KARACHI: Japanese companies operating in Pakistan are least interested in further investment to expand their businesses, while the country ranked lowest in the region.

“Unstable security, high inflation and an unstable exchange rate are major business concerns for Japanese companies operating in Pakistan,” said an official Japanese government survey on Monday.

The Japan External Trade Organisation (Jetro), the Japanese government’s trade and investment promotional arm, conducted an annual survey of Japanese companies in 20 countries and regions in Asia and Oceania to determine their business conditions in 2023.

According to the survey, the percentage of Japanese companies in Pakistan that responded “expand” to the question “business expansion over the next one and half years” was 43.5 per cent, ranking 11th among the 20 countries and regions.

Survey blames unstable security, exchange rate, high inflation for lowest interest since 2018

“This is the lowest level ever, along with the previous year’s 42.1pc (12th place),” said the survey.

“Even in 2020, the pandemic year, 53.5pc (1st place); in 2018, 66.7pc (5th place); and in 2019, 62.5pc (4th place), Japanese companies in Pakistan have consistently been eager to invest in the past,” it added.

However, amid the current economic crisis, Japanese firms’ willingness to expand investment has declined significantly.

Japanese companies in India responded to the same question at 75.6pc (1st place), while Japanese companies in Bangladesh responded at 61.2pc (3rd place).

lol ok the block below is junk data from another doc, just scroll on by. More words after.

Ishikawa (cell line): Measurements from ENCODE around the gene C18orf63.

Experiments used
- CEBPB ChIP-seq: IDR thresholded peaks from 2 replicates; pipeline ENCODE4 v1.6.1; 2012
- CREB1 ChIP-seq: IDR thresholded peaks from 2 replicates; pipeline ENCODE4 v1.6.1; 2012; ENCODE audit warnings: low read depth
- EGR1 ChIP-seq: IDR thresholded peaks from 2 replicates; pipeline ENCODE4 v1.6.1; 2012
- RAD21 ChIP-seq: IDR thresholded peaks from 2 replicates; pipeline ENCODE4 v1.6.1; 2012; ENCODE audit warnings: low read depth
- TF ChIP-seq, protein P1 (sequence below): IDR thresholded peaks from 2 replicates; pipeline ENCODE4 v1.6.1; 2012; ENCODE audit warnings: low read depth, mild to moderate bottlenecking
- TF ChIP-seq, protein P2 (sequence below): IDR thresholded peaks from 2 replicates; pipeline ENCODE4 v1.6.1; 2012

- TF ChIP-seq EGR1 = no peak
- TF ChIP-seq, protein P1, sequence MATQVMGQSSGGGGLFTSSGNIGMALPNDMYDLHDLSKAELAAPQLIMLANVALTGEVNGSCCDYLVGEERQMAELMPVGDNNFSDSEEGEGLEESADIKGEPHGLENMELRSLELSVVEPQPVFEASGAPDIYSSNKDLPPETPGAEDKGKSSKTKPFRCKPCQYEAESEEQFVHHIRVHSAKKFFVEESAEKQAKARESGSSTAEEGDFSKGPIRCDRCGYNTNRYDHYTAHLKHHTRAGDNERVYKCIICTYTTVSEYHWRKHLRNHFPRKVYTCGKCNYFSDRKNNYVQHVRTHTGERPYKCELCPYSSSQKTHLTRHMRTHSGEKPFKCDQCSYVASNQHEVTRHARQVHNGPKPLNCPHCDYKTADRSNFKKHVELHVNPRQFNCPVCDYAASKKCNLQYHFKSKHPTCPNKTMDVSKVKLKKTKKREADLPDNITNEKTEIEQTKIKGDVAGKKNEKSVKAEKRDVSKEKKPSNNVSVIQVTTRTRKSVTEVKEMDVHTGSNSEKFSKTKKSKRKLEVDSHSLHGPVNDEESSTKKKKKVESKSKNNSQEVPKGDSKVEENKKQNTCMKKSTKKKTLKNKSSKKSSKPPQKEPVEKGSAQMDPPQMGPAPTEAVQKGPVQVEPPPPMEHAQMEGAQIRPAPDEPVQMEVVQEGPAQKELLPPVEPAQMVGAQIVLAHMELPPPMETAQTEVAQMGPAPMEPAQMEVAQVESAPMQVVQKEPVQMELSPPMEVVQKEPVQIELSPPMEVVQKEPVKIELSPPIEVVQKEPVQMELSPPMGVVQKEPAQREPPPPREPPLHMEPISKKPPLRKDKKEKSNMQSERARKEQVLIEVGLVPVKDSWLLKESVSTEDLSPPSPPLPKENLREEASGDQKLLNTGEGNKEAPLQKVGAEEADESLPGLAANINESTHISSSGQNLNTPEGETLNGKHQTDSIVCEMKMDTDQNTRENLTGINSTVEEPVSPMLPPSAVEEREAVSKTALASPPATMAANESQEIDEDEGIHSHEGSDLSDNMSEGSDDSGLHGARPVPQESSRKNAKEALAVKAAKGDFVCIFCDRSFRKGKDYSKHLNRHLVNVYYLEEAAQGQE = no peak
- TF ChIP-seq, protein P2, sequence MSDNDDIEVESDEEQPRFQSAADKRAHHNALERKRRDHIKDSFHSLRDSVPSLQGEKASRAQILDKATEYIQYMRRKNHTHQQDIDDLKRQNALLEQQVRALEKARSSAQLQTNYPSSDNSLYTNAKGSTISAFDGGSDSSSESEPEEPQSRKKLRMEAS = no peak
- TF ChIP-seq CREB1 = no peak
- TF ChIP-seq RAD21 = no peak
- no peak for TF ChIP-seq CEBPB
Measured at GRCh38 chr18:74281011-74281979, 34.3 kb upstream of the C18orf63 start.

“Among Japanese companies in Pakistan, 93.3pc cited “unstable political and security situation” as the biggest risk, and 86.7pc cited “unstable foreign exchange” as the second biggest risk.

“The 2022 survey reflected the significant depreciation of the Pakistani rupee,” said the survey, adding that the number one concern was “exchange rate fluctuations” and the number two concern was “higher procurement costs”. Japanese companies in Pakistan are facing higher import costs due to the rupee depreciation and the crisis in foreign exchange reserves is making it difficult to remit money overseas; these two factors are putting pressure on Japanese companies’ businesses, the survey disclosed.

Regarding “advantages of the investment environment,” 75pc of Japanese companies in Pakistan cited “market size/growth potential” and 70.5pc cited “low labour costs” as the main points.

It is understandable that Japanese companies have a high regard for the growth potential of the Pakistani market and a consistently strong desire to expand their investment, it observed.

The survey also examines wages at Japanese firms in the Asia-Oceania region. With regard to the “year-on-year wage increase rate”, reflecting domestic inflation, Pakistan ranked second in the manufacturing sector at 14.4pc, and first in the non-manufacturing sector at 18.4pc, which was outstandingly high among Asia-Oceania countries in the 2023 survey.

However, in terms of the “annual real burden of wages” in dollar terms, the summary of responses from Japanese companies in Pakistan showed that one employee’s burden for “manufacturing workers” ranked 15th with $2,370, while “non-manufacturing staff” ranked 18th in the region with $4,733.

The rupee’s significant depreciation against the dollar has increased import costs for firms. Inflation is also causing firms to face significant wage increases. “However, Pakistan is still one of the most competitive countries in the Asia-Oceania region regarding wage levels.”

“In Pakistan, unstable security, high inflation, and an unstable exchange rate are major business concerns for Japanese companies,” said the survey.

The government needs to urgently address insecurity, high inflation and an unstable exchange rate to get the economy back on a growth track, the survey added.

Published in Dawn, April 2nd, 2024

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